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MTSU Homecoming Traditions: Past and Present

MTSU Homecoming Traditions: Past and Present

The MTSU Band of Blue performs at the 2019 MTSU Homecoming. (File photo)

‘Tis the season. Not quite for Santa, but something better. That’s right—classic, all-American college football. It’s homecoming season. Although, homecoming isn’t just about the big game. It’s also about using the days leading up to the game to hype up the student body. From parades, to fight songs, chili cook-offs, and of course—alumni, here are some past and present traditions MTSU has had during its homecoming season.

First and foremost, there’s the infamous homecoming parade. The parade is a tradition that dates back over 80 years. The first big parade was in 1938. This was the year that MTSU (at the time, State Teachers College, or MTSTC) decided to really make homecoming a big ordeal. What better way to make something a big deal than by having a huge parade? Each class and student group was responsible for a parade float. Each group strived to have the best float and made it into a competition.

A later homecoming float, honoring the school’s evolution into a university. (Photo: Albert Gore Research Center)

A later homecoming float, honoring the school’s evolution into a university. (Photo: Albert Gore Research Center)

With homecoming comes alumni, of course, as the alumni are what homecoming is really about. Another tradition MTSU has is the “Golden Raiders” tradition. The Golden Raiders are alumni that are celebrating the 50th anniversary of their graduation. For example, this year, we are celebrating MTSU’s classes of 1970 and 1971.

1938 Sidelines (Photo: Sidelines, 1938) MTSU’s first big homecoming in 1938 saw a great turnout of alumni.

1938 Sidelines (Photo: Sidelines, 1938) MTSU’s first big homecoming in 1938 saw a great turnout of alumni.

On the note of parades and alumni, the Alumni Association at MTSU has been holding a parade watching party known as the “Mixer on Middle” since the ancient times of 2006. This year’s Mixer on Middle will be Saturday, October 30th at 9:30 a.m. on the Alumni House grounds.

The next tradition is one that I need MTSU to bring back. I will beg, steal or borrow accordingly if it means I get to experience this at least once in my college career. I’m talking about the chili cook-off of all chili cook-offs, people. Okay, maybe I’m being a bit dramatic, but how fun would this be? There was one in 2017, but I assume they’ve stopped since the rise of the pandemic. However, it used to be an annual thing for homecoming at the university.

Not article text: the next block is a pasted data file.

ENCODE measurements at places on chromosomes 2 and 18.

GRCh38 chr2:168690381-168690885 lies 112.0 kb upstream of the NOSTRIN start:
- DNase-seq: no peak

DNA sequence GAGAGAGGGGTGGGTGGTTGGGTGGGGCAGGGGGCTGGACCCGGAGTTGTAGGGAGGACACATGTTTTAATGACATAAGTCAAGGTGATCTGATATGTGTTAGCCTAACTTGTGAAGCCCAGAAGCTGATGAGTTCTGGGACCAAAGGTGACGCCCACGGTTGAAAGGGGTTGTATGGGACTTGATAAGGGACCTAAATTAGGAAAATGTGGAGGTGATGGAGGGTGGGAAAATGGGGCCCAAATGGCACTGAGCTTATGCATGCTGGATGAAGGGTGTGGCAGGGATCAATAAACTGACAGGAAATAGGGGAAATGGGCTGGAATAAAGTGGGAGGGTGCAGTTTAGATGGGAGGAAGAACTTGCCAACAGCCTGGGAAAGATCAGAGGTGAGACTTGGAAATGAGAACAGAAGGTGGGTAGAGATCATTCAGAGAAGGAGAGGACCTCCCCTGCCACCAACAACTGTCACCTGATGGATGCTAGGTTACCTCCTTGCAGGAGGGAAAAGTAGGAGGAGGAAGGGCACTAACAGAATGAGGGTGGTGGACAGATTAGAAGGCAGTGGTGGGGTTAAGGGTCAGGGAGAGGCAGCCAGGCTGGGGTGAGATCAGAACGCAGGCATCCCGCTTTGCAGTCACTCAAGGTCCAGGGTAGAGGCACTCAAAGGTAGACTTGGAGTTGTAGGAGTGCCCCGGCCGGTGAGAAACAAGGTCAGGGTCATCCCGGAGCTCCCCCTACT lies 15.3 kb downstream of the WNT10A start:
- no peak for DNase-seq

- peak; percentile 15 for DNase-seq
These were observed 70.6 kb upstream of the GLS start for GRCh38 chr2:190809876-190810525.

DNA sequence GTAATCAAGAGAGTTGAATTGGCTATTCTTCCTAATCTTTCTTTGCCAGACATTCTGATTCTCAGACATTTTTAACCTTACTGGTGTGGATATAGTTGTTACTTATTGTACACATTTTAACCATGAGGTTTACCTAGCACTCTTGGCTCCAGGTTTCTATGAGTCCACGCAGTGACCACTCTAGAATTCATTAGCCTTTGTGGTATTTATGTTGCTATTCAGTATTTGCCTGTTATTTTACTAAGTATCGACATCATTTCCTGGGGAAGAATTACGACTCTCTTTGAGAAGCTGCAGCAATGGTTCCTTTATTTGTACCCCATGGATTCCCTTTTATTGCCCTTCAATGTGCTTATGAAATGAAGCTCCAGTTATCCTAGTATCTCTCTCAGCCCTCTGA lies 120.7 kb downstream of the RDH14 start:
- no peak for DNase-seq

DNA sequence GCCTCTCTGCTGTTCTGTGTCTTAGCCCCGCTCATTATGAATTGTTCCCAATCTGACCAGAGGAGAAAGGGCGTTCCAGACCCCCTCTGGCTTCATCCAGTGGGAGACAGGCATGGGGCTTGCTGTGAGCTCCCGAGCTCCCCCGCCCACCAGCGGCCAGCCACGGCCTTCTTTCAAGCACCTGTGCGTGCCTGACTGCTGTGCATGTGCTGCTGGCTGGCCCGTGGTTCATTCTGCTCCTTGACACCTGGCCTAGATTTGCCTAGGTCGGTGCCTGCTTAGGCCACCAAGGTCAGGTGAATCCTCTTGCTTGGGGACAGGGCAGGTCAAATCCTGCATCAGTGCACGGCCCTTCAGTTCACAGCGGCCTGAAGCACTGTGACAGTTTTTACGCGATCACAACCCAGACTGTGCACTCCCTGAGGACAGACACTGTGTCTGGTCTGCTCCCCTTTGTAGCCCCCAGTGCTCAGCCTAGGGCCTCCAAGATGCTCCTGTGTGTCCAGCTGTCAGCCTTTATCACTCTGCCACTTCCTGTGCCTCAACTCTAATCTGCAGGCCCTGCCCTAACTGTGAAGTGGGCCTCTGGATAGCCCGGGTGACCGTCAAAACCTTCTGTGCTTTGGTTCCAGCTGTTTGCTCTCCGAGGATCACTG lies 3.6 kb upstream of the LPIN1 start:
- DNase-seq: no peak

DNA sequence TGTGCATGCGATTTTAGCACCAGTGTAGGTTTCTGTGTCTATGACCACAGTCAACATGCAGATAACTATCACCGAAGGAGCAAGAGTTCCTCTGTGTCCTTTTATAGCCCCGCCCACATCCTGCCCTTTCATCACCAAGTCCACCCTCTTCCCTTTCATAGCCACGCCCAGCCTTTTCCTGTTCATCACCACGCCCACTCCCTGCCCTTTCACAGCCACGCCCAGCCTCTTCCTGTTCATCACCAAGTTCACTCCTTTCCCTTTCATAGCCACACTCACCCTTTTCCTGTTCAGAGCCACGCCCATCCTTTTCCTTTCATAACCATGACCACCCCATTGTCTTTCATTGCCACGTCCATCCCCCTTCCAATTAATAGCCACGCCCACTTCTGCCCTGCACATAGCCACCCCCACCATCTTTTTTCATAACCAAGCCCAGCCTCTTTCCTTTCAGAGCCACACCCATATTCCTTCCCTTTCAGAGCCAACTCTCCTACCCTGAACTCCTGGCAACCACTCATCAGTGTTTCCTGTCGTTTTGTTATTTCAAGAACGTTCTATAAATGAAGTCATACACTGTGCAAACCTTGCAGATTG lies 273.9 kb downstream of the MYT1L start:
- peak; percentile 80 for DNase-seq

If I go all four years here without experiencing one chili cook-off, I don’t know what I’ll do. (Photo: Albert Gore Research Center)

If I go all four years here without experiencing one chili cook-off, I don’t know what I’ll do. (Photo: Albert Gore Research Center)

Another tradition we do every year is the banner competition. Student groups create a banner based on the homecoming theme. The banners are usually posted in Walnut Grove. This year, there will be a sign contest in which the groups will decorate plywood. The posts will stay up for game day.

Lastly, the Fight Song Competition is a homecoming tradition and has also been done during the Week of Welcome events held every August. The idea is that student groups have to come up with a creative spin on MTSU’s fight song.

Homecoming seems to be a sacred time on college campuses every year, and you can definitely see why. This year’s parade will be Saturday on October 30th. The game is that same day at 2:30 p.m. This year, we’re playing the University of Southern Mississippi and it’s sure to be a great time. Although there is no chili cook-off this year, I’m very excited about this year’s homecoming. With 2020 being what it was, I feel like this year will definitely be one to remember.

Author Nicole Alexander is currently an undergraduate student in the Recording Industry Program in the College of Media and Entertainment. 


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